Is is because we change that we were sent the Holy Spirit, and why we have to try to listen to that spirit of God. It is because we change that God approaches us in different ways at different time. And for a long time now, it’s been right and appropriate for God not to overtly reveal himself, because it is through the search for Him and our attempt to forge a relationship with Him (by whatever means, Christian or otherwise) that we show we are honoring those things spiritual.

The Vatican needs to get up off that no-contraception policy, as do many other Christians and non-Christians. People need to stop calling God a victim of capriciousness and multiple-personality disorder simply as a way of disregarding religion.

And we all need to keep up with the times. But that doesn’t mean throwing out Jesus’ teachings. It means keeping them in context.

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9 Responses to “God May Be Immutable; the World Is Not”


  1. 1 Big Man
    December 8, 2010 at 6:38 pm

    You know what I’ve often wondered about Onan?

    If I remember the scripture right, he wasn’t even jacking off, right?
    Actually, it seems like dude just pulled out. Wasn’t he having sex with the woman, and then instead of spilling his seed inside of her, he pulled out and put in on the ground.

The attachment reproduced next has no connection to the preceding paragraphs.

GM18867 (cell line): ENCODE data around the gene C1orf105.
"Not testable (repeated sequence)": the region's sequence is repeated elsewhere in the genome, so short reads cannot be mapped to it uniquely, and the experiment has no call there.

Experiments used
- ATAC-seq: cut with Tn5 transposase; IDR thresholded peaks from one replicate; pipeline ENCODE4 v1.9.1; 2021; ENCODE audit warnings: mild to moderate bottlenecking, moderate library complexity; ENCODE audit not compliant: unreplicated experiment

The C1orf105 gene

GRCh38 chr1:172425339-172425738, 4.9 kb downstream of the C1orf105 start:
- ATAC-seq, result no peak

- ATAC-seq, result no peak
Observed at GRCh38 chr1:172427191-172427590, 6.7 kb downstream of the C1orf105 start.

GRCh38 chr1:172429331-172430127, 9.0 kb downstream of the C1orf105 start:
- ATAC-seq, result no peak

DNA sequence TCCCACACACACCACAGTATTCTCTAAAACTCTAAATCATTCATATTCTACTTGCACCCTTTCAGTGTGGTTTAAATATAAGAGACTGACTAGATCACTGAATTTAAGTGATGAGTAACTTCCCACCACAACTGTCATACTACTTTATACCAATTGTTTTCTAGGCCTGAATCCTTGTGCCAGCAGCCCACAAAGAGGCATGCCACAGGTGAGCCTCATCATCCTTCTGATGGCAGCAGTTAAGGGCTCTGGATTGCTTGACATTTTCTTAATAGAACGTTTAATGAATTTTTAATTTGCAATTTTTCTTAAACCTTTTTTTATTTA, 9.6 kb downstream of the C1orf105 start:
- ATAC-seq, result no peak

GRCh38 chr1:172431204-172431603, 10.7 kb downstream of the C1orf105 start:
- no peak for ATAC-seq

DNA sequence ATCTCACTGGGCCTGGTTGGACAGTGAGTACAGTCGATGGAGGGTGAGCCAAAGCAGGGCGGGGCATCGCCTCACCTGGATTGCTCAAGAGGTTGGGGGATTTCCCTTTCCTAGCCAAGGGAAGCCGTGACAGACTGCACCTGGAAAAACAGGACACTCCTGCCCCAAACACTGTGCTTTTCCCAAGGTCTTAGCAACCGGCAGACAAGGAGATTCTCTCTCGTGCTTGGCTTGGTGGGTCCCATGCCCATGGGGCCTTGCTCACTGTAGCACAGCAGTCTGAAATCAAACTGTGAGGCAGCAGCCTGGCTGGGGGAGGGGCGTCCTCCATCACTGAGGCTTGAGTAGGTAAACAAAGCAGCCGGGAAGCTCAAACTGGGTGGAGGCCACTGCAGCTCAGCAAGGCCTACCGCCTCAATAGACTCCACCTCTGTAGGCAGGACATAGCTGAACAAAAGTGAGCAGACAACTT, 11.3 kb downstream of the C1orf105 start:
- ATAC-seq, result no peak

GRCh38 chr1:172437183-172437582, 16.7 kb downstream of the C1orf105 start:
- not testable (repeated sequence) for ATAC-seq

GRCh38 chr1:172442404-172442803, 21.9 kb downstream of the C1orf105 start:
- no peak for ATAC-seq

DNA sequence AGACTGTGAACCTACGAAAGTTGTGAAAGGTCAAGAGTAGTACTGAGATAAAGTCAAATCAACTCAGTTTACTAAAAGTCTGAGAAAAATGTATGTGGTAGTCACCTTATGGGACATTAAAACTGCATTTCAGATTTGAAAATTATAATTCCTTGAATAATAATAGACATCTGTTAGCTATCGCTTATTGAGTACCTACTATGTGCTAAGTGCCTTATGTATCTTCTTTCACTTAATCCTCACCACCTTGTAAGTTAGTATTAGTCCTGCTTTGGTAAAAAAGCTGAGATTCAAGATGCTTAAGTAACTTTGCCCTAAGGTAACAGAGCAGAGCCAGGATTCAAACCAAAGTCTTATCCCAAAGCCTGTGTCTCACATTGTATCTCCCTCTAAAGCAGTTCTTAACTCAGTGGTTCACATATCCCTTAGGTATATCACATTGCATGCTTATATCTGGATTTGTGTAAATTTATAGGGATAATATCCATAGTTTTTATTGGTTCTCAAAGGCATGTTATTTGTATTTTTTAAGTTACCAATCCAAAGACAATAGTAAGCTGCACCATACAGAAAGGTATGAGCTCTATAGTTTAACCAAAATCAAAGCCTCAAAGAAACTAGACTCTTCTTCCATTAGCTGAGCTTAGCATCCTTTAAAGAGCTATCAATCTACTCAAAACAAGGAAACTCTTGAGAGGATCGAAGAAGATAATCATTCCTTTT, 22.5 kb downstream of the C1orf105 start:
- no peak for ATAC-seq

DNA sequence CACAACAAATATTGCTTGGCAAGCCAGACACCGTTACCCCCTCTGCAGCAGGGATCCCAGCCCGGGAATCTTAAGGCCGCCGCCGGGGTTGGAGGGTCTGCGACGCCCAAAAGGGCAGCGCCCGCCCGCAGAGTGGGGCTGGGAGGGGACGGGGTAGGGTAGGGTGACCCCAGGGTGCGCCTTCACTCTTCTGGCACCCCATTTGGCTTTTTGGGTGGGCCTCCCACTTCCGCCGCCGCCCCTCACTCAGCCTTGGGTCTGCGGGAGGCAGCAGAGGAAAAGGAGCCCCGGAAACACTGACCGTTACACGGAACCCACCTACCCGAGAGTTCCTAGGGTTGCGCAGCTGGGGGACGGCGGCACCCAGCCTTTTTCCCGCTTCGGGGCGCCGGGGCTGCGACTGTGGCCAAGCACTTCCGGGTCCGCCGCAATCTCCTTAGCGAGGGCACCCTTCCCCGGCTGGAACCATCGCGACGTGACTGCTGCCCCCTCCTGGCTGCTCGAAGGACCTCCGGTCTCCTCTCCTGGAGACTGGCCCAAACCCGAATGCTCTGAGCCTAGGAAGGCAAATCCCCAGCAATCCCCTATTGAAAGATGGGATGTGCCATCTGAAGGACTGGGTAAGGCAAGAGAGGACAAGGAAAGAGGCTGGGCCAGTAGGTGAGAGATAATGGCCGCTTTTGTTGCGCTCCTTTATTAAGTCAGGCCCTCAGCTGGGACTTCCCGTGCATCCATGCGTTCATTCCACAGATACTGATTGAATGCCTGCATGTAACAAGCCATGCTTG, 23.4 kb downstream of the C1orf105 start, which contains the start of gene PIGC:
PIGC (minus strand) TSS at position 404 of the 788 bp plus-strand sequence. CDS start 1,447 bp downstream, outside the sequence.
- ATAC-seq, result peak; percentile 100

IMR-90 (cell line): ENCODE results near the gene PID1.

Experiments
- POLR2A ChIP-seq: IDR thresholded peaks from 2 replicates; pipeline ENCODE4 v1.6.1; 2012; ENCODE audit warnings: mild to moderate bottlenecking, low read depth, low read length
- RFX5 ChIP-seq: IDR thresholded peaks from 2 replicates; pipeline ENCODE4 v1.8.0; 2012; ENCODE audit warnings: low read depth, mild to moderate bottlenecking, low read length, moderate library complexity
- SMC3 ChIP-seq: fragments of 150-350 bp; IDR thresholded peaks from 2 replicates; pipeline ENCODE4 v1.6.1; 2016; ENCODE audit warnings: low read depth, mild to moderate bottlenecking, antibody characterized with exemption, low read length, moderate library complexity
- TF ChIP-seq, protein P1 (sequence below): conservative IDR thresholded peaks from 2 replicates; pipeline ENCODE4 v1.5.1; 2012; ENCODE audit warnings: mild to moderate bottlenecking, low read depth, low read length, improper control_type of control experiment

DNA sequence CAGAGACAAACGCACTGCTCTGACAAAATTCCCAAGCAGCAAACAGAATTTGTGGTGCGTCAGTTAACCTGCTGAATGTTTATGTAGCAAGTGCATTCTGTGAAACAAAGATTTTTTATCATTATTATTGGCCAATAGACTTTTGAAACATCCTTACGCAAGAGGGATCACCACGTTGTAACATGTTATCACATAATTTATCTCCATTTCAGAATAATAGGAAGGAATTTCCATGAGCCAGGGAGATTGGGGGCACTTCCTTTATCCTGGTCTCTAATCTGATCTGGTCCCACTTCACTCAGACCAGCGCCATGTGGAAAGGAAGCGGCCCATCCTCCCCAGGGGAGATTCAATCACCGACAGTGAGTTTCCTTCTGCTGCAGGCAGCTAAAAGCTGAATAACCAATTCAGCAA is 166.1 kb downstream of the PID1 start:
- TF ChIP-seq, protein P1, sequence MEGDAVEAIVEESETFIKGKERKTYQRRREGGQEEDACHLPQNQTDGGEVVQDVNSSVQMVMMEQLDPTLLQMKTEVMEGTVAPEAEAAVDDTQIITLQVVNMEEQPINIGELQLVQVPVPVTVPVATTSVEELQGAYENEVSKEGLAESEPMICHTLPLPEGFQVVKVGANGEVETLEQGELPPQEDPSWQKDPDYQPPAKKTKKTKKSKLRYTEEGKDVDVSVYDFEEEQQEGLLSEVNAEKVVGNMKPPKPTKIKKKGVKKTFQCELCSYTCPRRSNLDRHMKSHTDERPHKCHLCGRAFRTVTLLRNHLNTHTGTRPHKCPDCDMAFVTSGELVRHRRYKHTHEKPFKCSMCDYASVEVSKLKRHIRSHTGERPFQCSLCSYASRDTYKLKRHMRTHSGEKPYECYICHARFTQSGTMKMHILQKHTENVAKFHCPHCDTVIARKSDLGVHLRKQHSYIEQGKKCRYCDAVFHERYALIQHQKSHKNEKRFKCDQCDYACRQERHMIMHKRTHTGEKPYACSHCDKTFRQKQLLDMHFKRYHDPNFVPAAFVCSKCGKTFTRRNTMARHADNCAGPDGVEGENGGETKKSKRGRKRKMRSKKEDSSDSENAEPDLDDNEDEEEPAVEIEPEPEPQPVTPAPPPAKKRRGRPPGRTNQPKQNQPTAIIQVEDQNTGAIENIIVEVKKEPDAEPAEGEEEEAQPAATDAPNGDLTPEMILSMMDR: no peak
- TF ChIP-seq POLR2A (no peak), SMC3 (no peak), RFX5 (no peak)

2. December 9, 2010 at 3:59 pm

    “So, for the Bible to support “be fruitful and multiply” made sense then.” (Deacon)

    I slightly disagree. Be fruitful and multiply doesn’t neccesarily need be a numbers game. Why can’t having 2 kids be – fruitful and multiplying? Heck having none but maintaining a strong marriage is quite fruitful! Adoption is another pathway for multiplication.

    I think it is a scare tactic to bring in the idea of ‘over-population’ as the reason for birth-control. Sure the world has more people on it, fact. But the world is also not shared very well, fact. To come to the idea we need to put in place laws the regulate the amount of kids that can be born in a year seems, well, dictorial in nature. This line of reasoning always bothers me, it punishes people for ‘having children’ in some regards – like they’re doing something wrong.